By the way – those aren’t necessarily traffic triggers, they’re interest triggers.

    Excellent points, but, again – you need to know your audience. :/

  8. says

    You’re not my audience Ronin, my subscribers are. I don’t stop people from submitting my posts to Digg, but it’s not a top priority.

    There’s nothing misleading about the title. Interest=traffic if properly executed. And I generally do just fine with titles.

  9. says


    I saw the post about iTunes sales dropping and thought the exact same thing. Digg is proving to be just the microcosm of society it claims to be.

  10. Blake says

    I don’t get it. Why would a “pure marketing piece” get knocked off digg if people mark it as valuable?

    When people say “pure marketing piece” they usually mean worthless self-promotional fluff, not an essay on marketing psychology.


    And frankly yeah, it’s a little presumptuous to imagine most people write headlines in view of digg’s editorial standards (whatever they are).

    I love digg but this is just odd.

  11. says

    Well, the one thing we can conclude from this article hitting Digg and then being banned from the front page is that the human editors of Digg are complete (how can I say this nicely) morons.

    I mean, come on. If they can’t differentiate between spam or obviously fallacious titles/content and interesting good articles, there’s a problem here.

    Sure, this is linkbait. But what on Digg isn’t? And linkbait is not necessarily bad – it can be, but it can also just be linkbait because it’s so freakishly good/interesting/wonderful.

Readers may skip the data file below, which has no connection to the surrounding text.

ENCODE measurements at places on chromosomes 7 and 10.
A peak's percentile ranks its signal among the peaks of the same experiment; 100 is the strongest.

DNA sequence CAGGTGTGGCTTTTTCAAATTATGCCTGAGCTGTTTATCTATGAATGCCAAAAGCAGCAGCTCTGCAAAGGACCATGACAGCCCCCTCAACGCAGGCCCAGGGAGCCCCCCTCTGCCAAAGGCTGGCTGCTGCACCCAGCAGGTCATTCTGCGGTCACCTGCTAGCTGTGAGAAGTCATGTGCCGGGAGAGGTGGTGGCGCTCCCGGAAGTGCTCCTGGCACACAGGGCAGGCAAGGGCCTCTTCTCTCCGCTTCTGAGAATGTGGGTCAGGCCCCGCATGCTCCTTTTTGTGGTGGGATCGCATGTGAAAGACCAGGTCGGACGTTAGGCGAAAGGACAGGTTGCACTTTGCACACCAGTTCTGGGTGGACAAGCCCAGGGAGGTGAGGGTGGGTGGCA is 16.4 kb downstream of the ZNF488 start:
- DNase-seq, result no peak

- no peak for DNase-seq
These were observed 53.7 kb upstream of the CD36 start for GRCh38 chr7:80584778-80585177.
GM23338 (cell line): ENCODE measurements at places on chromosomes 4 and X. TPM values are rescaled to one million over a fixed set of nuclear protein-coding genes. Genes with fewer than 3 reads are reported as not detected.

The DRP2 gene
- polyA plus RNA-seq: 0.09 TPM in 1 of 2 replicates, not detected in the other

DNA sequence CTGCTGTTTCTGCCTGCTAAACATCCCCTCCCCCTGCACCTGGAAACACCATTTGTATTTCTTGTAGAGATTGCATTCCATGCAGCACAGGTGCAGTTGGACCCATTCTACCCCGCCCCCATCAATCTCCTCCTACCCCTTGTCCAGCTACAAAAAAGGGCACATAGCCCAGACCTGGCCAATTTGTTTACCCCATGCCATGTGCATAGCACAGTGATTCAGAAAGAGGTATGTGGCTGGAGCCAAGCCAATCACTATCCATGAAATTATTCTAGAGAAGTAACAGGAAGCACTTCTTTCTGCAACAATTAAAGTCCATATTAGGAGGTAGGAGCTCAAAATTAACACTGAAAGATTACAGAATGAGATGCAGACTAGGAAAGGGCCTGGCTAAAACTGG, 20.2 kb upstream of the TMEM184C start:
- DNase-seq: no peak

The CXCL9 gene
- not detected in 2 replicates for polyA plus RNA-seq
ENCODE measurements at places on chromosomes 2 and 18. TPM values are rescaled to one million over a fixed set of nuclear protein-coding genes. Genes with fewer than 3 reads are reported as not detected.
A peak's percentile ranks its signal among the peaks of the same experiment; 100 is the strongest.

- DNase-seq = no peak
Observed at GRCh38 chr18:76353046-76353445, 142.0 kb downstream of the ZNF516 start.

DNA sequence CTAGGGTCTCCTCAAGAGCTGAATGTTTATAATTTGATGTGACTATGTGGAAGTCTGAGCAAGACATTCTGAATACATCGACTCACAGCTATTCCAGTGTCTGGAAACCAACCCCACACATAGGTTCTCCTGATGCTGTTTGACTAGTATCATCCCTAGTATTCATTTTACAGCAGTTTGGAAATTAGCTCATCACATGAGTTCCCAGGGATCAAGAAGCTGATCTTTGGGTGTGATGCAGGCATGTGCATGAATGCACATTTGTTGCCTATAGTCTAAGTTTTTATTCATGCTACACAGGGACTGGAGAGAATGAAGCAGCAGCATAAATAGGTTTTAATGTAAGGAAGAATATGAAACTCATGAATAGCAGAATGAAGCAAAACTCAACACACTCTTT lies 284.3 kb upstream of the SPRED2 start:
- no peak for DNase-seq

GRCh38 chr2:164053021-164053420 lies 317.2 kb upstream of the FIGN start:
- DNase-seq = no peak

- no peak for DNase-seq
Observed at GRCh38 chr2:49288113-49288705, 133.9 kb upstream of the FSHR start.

Dumb, dumb, dumb move on Digg’s part.

  12. says

    You say “Beautiful design, photography, illustration, music… all have a tendency to attract attention” but I ask: how?

    They don’t promote traffic themselves or get things started but do keep viewers coming back. So, if I have a site with great design, photography, music, etc.; how do I get the ball rolling if know one knows about it?

  13. says

    To clarify, Emerson did not say “consistency is the hobgoblin of little minds,” but rather, that a “FOOLISH consistency” is. In other words, don’t be consistent for consistency’s sake, but be consistent when it makes sense to do so, such as when running for office or branding a product. DON’T be consistent when you have to be dishonest to do so. Therefore, don’t patronize (underestimate) an audience that values consistency in your writing/branding.

  14. says

    Everything in bold words is true. Curiosity tends to make people pause and invest time and effort to know a thing. For me, one great important traffic trigger for social media marketing is the ability of one person, product, company to help solve people’s problems.